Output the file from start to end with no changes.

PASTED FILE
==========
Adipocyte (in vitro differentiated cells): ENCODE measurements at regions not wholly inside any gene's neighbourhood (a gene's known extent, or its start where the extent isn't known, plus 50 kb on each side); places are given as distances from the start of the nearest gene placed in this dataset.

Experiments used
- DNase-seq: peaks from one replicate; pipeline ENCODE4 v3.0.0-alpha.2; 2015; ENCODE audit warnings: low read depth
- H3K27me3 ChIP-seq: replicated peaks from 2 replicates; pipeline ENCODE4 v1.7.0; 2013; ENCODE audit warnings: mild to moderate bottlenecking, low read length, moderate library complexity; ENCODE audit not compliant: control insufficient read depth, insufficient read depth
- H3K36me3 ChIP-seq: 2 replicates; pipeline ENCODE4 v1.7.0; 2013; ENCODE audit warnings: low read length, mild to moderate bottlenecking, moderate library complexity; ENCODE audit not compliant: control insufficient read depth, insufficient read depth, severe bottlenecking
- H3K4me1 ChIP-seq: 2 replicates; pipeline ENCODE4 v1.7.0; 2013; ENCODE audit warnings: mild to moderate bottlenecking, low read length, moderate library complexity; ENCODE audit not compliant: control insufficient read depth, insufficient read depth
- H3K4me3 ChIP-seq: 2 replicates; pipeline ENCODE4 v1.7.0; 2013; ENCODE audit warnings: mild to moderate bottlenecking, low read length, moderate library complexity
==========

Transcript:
Adipocyte (in vitro differentiated cells): ENCODE measurements at regions not wholly inside any gene's neighbourhood (a gene's known extent, or its start where the extent isn't known, plus 50 kb on each side); places are given as distances from the start of the nearest gene placed in this dataset.

Experiments used
- DNase-seq: peaks from one replicate; pipeline ENCODE4 v3.0.0-alpha.2; 2015; ENCODE audit warnings: low read depth
- H3K27me3 ChIP-seq: replicated peaks from 2 replicates; pipeline ENCODE4 v1.7.0; 2013; ENCODE audit warnings: mild to moderate bottlenecking, low read length, moderate library complexity; ENCODE audit not compliant: control insufficient read depth, insufficient read depth
- H3K36me3 ChIP-seq: 2 replicates; pipeline ENCODE4 v1.7.0; 2013; ENCODE audit warnings: low read length, mild to moderate bottlenecking, moderate library complexity; ENCODE audit not compliant: control insufficient read depth, insufficient read depth, severe bottlenecking
- H3K4me1 ChIP-seq: 2 replicates; pipeline ENCODE4 v1.7.0; 2013; ENCODE audit warnings: mild to moderate bottlenecking, low read length, moderate library complexity; ENCODE audit not compliant: control insufficient read depth, insufficient read depth
- H3K4me3 ChIP-seq: 2 replicates; pipeline ENCODE4 v1.7.0; 2013; ENCODE audit warnings: mild to moderate bottlenecking, low read length, moderate library complexity